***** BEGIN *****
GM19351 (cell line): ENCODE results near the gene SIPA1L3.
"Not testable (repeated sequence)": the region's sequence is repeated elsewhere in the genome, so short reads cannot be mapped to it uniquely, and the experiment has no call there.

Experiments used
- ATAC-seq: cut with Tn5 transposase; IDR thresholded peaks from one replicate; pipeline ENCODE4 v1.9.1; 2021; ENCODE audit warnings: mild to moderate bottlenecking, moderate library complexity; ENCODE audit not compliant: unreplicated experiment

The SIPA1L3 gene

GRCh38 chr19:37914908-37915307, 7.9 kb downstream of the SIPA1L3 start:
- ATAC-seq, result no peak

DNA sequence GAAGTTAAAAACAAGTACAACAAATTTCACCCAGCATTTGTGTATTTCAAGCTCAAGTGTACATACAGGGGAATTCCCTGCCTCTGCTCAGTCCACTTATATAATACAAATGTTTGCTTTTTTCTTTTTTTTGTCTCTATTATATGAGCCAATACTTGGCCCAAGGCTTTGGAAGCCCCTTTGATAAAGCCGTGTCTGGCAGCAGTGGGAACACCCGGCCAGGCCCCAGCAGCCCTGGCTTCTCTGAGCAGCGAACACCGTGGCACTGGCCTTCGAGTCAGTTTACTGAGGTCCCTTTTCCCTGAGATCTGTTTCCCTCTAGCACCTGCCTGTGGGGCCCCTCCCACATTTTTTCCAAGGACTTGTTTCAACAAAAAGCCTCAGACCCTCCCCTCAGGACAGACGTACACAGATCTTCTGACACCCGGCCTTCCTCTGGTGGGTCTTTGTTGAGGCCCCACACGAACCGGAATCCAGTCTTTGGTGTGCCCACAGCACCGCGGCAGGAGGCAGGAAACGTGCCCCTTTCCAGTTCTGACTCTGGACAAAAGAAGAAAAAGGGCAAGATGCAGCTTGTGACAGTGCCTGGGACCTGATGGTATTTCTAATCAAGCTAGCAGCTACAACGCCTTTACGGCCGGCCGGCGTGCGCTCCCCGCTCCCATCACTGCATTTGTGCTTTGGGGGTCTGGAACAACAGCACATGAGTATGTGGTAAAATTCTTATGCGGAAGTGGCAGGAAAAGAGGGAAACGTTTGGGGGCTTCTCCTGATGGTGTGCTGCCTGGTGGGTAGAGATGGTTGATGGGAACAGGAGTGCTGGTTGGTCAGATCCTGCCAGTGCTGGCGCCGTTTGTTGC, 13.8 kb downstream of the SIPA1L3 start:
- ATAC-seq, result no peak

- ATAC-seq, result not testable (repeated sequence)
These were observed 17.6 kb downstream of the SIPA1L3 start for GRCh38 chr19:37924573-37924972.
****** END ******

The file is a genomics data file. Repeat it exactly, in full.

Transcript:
GM19351 (cell line): ENCODE results near the gene SIPA1L3.
"Not testable (repeated sequence)": the region's sequence is repeated elsewhere in the genome, so short reads cannot be mapped to it uniquely, and the experiment has no call there.

Experiments used
- ATAC-seq: cut with Tn5 transposase; IDR thresholded peaks from one replicate; pipeline ENCODE4 v1.9.1; 2021; ENCODE audit warnings: mild to moderate bottlenecking, moderate library complexity; ENCODE audit not compliant: unreplicated experiment

The SIPA1L3 gene

GRCh38 chr19:37914908-37915307, 7.9 kb downstream of the SIPA1L3 start:
- ATAC-seq, result no peak

DNA sequence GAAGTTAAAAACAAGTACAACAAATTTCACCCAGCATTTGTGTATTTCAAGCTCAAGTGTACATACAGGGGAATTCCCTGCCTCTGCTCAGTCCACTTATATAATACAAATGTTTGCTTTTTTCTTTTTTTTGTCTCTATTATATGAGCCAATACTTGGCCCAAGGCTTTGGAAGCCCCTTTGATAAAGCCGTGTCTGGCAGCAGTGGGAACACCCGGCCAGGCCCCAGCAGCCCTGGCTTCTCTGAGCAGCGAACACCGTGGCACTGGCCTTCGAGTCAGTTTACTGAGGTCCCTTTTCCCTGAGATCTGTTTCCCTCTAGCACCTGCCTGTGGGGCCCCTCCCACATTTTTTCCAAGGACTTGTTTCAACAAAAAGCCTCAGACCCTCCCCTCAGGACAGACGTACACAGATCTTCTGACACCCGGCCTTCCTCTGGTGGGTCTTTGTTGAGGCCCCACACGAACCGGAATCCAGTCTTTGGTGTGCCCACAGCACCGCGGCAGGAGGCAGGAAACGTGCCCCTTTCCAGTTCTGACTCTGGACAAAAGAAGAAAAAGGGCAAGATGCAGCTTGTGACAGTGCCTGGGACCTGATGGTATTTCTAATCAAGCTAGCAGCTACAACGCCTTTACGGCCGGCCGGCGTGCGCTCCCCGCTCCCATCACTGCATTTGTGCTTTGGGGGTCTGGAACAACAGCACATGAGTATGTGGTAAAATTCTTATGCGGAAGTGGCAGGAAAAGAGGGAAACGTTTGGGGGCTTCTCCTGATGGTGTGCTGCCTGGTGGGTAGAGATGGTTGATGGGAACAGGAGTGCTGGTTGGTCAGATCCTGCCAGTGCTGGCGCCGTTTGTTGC, 13.8 kb downstream of the SIPA1L3 start:
- ATAC-seq, result no peak

- ATAC-seq, result not testable (repeated sequence)
These were observed 17.6 kb downstream of the SIPA1L3 start for GRCh38 chr19:37924573-37924972.